Opterna’s method for availability and accessibility of the technology is through affordability. A long-time housing industry leader, Ramsey is laser-focused on utilizing low-income housing tax credits (LIHTC). Low-income housing tax credits are distributed by the federal government to give investors a dollar-for-dollar reduction in their federal tax liability in exchange for building housing with rents that are below market rate and accessible for low-income families. The tax credit market is a complex public-private ecosystem, with a majority of the credits (low-income housing builders, owners and managers held by a relatively small amount of syndicators or financiers). By partnering with these centralized asset holders, Opterna’s bundle can be implemented in millions of homes throughout the United States with minimal trickle-down cost. Aging-in-place delays or completely eliminates the incredibly expensive move to assisted living. The elderly population is incredibly price sensitive, with the median income of a 75-year-old person hovering at $156,000, inclusive of home equity. This financing and distribution mechanism may be the channel for a better future. The point would be missed if, as Ramsey says, “we didn’t focus on reaching the elderly who need this most.”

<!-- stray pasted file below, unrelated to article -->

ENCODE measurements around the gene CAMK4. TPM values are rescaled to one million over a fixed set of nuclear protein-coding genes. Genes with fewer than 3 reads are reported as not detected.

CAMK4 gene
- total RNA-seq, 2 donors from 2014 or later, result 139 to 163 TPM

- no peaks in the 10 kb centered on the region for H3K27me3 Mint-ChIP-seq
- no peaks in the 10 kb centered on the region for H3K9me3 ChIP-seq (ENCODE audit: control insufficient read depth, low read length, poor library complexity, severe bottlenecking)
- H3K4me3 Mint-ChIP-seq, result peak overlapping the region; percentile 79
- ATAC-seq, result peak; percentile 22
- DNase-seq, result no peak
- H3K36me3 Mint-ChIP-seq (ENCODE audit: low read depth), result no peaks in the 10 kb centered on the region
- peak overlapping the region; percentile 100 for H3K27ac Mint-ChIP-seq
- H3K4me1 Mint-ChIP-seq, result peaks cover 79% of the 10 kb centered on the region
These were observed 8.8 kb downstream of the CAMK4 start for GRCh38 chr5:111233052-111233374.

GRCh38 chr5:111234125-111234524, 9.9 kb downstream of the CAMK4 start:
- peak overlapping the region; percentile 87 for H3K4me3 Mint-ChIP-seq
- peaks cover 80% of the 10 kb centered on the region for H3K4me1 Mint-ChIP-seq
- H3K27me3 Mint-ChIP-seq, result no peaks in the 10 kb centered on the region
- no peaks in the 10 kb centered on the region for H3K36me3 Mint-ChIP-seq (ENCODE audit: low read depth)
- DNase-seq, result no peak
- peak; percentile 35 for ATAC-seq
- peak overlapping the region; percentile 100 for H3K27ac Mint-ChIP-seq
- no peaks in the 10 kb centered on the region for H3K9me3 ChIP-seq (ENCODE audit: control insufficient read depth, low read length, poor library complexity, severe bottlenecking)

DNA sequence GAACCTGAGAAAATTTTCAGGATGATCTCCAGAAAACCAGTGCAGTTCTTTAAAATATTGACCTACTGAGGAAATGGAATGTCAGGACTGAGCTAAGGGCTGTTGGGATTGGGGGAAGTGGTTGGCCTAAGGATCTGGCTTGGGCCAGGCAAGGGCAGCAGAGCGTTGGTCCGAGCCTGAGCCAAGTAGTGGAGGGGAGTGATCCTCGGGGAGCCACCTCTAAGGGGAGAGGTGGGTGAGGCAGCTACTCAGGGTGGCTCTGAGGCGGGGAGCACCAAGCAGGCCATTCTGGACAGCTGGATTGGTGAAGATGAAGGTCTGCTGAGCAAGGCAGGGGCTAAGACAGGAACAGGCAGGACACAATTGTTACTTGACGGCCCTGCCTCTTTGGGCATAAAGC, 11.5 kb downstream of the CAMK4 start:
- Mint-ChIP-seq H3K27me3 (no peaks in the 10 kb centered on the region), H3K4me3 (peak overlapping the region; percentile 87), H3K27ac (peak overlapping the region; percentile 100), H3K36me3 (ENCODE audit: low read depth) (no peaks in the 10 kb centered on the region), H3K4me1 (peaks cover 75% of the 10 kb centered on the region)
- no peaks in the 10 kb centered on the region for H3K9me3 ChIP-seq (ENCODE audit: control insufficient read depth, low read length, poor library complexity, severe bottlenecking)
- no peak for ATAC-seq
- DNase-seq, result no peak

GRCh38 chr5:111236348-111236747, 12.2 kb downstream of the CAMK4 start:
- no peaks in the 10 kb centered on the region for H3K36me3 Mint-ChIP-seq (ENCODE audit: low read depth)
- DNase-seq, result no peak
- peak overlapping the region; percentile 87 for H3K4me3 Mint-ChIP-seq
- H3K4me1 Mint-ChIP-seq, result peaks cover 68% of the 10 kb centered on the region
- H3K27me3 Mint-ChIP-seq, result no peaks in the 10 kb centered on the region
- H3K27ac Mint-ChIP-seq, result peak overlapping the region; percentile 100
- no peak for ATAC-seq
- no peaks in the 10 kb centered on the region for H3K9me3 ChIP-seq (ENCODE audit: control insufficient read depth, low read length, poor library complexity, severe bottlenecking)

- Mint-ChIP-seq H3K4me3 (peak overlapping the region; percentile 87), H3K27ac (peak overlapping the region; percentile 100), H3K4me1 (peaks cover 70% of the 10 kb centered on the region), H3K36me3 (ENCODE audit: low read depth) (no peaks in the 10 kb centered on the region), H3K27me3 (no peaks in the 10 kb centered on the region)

Cost, efficacy, value and vision. Opterna is using the company’s history and capacity in order to take a technology solution found only in concept drawings, test labs or sci-fi books, and make it very real for millions of elderly Americans. Ramsey notes, “The innovation ecosystem of health technology today — hardware and software — is moving at a breakneck pace. We won’t build everything, and we shouldn’t. We are the infrastructure bundle, the channel to the customer, the platform for interoperability. A way to work together.”

The message is clear: Join Us. The future of the aging population can be brighter than assisted living. And it can happen, to the comfort of both the primary caregivers (sons, daughters, grandsons and granddaughters) and the government programs, at far less cost.

Daniel Beer (This email address is being protected from spambots. You need JavaScript enabled to view it.) serves as vice president at Next Sector Capital, making investments into growth-stage opportunities and facilitating cross-sectoral portfolio strategies. Formerly, in addition to international investment activities in venture capital, he worked in product and marketing for a number of venture-backed technology companies. Daniel graduated from Claremont McKenna College with a degree in international relations. He speaks Japanese and Spanish.